243 research outputs found

    Weather Prediction in Babylonia

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    This paper addresses developments in the prediction of weather phenomena in Late Babylonian scholarly texts. Previously published and unpublished texts are analyzed and the underlying methods are compared with omen-based weather prognostication, developments in Babylonian astronomical prediction and reporting practices in the astronomical diaries. It is found that some texts combine long-term astronomical prediction with inferential methods for predicting weather phenomena. It is argued that these new methods for predicting weather phenomena are part of a larger Babylonian effort to predict and explain non-astronomical phenomena by relating them to predictable astronomical phenomena

    Introduction

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    This article introduces a double issue comprising 11 papers about Babylonian and Egyptian priests and scholarship between ca. 600 bce and 200 ce. They constitute the proceedings of the workshop “Scholars, Priests, and Temples: Babylonian and Egyptian Science in Context”, which was held at the Humboldt University Berlin, 12–14 May 2016, with support of the Excellence Cluster TOPOI. The workshop brought together Assyriologists and Egyptologists with expertise in Babylonian and Egyptian scholarship, priesthoods and temple institutions. All contributions have been revised and updated since then. The present contribution offers a brief introduction on previous research, cross-cultural interactions, economic aspects, royal patronage, and internal developments of Babylonian and Egyptian temple scholarship, followed by short summaries of the papers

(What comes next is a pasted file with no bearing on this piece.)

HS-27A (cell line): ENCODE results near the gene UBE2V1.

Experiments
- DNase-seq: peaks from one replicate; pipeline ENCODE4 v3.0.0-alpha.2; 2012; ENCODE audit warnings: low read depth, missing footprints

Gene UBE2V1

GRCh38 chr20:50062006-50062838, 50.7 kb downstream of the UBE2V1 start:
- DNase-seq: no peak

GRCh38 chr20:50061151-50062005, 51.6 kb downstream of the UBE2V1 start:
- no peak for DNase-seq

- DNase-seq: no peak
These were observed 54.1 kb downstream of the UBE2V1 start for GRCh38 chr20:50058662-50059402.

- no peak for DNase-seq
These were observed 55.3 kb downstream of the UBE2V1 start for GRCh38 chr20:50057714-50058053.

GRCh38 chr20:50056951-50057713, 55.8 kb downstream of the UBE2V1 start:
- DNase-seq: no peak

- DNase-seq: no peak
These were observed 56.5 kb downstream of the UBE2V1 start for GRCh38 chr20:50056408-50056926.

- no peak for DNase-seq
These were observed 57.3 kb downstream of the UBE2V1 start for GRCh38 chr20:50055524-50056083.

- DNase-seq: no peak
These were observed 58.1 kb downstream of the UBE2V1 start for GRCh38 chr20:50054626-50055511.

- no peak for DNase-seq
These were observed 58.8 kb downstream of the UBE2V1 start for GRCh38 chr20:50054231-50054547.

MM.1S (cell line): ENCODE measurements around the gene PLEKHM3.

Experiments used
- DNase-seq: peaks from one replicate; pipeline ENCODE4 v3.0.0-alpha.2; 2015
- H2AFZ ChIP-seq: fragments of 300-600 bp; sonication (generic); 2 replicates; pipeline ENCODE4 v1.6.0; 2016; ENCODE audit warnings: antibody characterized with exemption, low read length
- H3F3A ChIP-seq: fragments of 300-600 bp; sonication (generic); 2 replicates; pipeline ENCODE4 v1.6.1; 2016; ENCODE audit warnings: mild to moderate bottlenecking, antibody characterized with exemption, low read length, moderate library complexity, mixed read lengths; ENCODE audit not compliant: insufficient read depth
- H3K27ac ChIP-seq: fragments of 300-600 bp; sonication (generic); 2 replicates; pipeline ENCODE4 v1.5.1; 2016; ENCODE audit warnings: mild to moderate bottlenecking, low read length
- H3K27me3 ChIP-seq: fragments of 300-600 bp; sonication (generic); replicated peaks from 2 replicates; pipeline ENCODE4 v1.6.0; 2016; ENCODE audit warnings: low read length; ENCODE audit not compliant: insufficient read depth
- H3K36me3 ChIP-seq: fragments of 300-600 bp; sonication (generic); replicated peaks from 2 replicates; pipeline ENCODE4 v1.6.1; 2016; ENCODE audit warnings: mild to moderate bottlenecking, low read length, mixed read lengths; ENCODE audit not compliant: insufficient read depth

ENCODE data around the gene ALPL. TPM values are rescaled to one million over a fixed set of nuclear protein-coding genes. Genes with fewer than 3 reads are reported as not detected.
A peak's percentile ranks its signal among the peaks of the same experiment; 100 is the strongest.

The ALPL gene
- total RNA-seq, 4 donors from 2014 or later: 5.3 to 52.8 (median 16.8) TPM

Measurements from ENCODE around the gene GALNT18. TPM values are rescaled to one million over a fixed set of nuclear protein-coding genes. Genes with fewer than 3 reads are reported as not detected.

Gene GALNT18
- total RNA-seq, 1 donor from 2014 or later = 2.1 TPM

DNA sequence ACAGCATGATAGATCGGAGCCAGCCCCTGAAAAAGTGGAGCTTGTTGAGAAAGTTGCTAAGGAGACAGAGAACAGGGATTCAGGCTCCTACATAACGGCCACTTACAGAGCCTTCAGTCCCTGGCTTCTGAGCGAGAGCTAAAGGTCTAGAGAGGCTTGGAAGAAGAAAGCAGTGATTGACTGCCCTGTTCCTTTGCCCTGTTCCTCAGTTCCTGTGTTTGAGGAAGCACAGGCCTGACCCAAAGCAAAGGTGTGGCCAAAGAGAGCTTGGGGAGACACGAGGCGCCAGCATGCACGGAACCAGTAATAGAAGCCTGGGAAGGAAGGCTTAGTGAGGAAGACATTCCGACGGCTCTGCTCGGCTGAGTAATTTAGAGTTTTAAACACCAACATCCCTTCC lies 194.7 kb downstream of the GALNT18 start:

Performative Aspects of Assyrian Celestial Divination and Babylonian Astronomical Diaries

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    This contribution explores performative aspects of Assyrian celestial divination and Babylonian astronomical diaries and related texts during the first millennium BCE. While the sources for Assyrian celestial divination contain much evidence about observational and ritual performances, astronomical diaries and related texts are mainly concerned with observation and prediction. It is argued that the Assyrian evidence can shed light on some poorly docu-mented performative aspects of astronomical practices in Babylon

    Geodynamo alpha-effect derived from box simulations of rotating magnetoconvection

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    The equations for fully compressible rotating magnetoconvection are numerically solved in a Cartesian box assuming conditions roughly suitable for the geodynamo. The mean electromotive force describing the generation of mean magnetic flux by convective turbulence in the rotating fluid is directly calculated from the simulations, and the corresponding alpha-coefficients are derived. Due to the very weak density stratification the alpha-effect changes its sign in the middle of the box. It is positive at the top and negative at the bottom of the convection zone. For strong magnetic fields we also find a clear downward advection of the mean magnetic field. Both of the simulated effects have been predicted by quasi-linear computations (Soward, 1979; Kitchatinov and Ruediger, 1992). Finally, the possible connection of the obtained profiles of the EMF with mean-field models of oscillating alpha^2-dynamos is discussed.Comment: 17 pages, 9 figures, submitted to Phys. Earth Planet. Inte